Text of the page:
Wendy Dowse is a partner in the Indian Wells office of Lewis Brisbois and a member of the Appellate Practice. Since the start of her career in New York in 2001, Wendy has focused on legal research and writing and has handled appellate matters and motion practice in state and federal courts across the country. Wendy’s litigation practice encompasses a wide variety of matters and issues, including real estate, product liability, class actions, business law and contracts, probate, common interest development law, personal injury, government claims, consumer law, punitive damages, admissibility of expert testimony, FDA compliance, tribal immunity, and anti-SLAPP.
Primary Area(s) of Practice
United States District Court for the Central, Eastern, Northern and Southern Districts of California
United States District Court for the Eastern, Northern, Southern, and Western Districts of New York
United States Court of Appeals for the Ninth Circuit
Awards & Honors
Top Lawyers (Appellate Law), Palm Springs Life Magazine, 2018
Boston University School of Law
Juris Doctor, cum laude, 2001
Bachelor of Arts in Archaeology, cum laude, 1997
- “State-Law Design-Defect Claims Against Generic Drug Manufacturers Are Preempted,” Product Liability Law & Strategy (Oct. 2013)
- “Retroactivity and the Medical Device Safety Act,” Law360 (Apr. 2009)
- “Recent Decision Provides Guidance on Admissibility of Expert Testimony,” Product Liability Law & Strategy (Dec. 2004)
- Rick v. Wyeth, Inc., 662 F.3d 1067 (8th Cir. 2011), decided an issue lying “at the intersection of three complex areas of the law, full faith and credit, diversity jurisdiction and claim preclusion.” Disagreeing with the Second Circuit’s interpretation of New York law, the Eighth Circuit held that a New York state court’s prior grant of summary judgment dismissing appellants’ claims as time-barred precluded assertion of the same claims in federal court.
- DeBoard v. Wyeth, Inc., 28 A.3d 1245 (N.J. Super. Ct. App. Div. 2011), affirmed summary judgment in favor of Pharmacia & Upjohn Company LLC under the New Jersey Products Liability Act, holding that Upjohn’s warnings were adequate as a matter of law. The Court rejected plaintiffs’ attempt to rebut the Act’s presumption that drug labeling approved by FDA provides an adequate warning, even though use of Upjohn’s drug was “off label.”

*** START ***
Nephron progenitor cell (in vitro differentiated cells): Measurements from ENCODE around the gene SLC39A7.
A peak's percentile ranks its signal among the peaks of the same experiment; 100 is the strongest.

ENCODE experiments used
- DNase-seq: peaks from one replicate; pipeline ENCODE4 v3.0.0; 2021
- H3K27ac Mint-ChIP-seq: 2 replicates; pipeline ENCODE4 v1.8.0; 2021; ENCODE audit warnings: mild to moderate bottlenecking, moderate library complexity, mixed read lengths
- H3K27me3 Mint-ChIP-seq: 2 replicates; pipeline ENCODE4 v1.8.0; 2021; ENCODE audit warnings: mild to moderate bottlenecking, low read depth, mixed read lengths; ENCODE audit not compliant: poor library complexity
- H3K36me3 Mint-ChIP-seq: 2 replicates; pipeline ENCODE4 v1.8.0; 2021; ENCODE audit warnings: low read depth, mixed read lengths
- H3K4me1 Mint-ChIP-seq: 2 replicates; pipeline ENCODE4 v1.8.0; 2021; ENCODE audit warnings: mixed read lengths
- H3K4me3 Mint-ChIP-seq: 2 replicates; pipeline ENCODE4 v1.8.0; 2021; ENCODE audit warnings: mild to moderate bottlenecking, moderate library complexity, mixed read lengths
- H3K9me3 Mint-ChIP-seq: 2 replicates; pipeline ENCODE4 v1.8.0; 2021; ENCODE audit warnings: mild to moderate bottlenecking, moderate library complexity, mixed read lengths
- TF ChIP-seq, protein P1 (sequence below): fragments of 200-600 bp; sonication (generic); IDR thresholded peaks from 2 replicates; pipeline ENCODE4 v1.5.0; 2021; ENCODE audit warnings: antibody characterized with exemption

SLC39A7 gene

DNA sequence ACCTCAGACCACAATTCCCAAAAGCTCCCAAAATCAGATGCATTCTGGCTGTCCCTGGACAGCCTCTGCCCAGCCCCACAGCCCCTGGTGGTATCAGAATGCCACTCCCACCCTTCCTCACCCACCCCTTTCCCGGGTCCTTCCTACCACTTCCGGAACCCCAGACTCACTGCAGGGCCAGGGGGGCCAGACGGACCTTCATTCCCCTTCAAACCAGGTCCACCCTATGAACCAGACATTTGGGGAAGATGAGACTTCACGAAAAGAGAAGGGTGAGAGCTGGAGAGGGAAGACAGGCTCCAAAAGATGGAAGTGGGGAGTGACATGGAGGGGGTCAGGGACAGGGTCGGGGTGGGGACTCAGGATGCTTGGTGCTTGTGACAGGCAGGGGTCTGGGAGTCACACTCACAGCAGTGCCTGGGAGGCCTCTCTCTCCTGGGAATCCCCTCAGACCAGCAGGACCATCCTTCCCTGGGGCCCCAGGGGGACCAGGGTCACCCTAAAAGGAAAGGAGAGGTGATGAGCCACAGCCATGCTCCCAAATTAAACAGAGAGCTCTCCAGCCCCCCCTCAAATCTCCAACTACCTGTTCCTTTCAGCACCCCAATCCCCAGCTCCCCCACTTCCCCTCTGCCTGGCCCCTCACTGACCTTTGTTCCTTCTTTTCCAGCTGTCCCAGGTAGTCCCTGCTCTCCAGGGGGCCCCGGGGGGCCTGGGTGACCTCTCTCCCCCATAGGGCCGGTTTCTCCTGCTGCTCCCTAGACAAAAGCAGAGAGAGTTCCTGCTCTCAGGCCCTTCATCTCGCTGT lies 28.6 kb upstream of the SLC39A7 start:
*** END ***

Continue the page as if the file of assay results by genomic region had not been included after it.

- In re Prempro Prods. Liab. Litig. (Scroggin v. Wyeth), 586 F.3d 547 (8th Cir. 2009), held that the evidence presented at trial was insufficient to warrant punitive damages against Pharmacia & Upjohn Company LLC.
- In re Am. Premier Underwriters, Inc., 864 N.Y.S.2d 19 (N.Y. App. Div. 1st Dep’t 2008), involved a petition to fix the fair value of shares of The New York & Harlem Railroad Company, which owned Grand Central Terminal and had a unique history dating back to the nineteenth century.
- Neville v. Martin, 815 N.Y.S.2d 91 (N.Y. App. Div. 1st Dep’t 2006), affirmed an order granting a hotly-contested petition to dissolve a closely-held corporation.
- JRK Franklin, LLC v. 164 East 87th Street, LLC, 812 N.Y.S.2d 506 (N.Y. App. Div. 1st Dep’t 2006), reversed summary judgment in a case involving a boutique hotel’s alleged lease violation.
- Mercado v. Warner-Lambert Co., 106 S.W.3d 393 (Tex. App.–Houston [1st Dist.] 2003, pet. denied), affirmed an order denying a motion for a new trial claiming juror misconduct.
- In re Rezulin Prod. Liab. Litig., MDL No. 1348 (S.D.N.Y.).
- 223 F.R.D. 109 (2004), granted motion to dismiss several hundred plaintiffs for failure to provide discovery and issued injunction against re-filing under the All Writs Act.
- 309 F. Supp. 2d 531 (2004), granted motion to exclude several categories of expert testimony.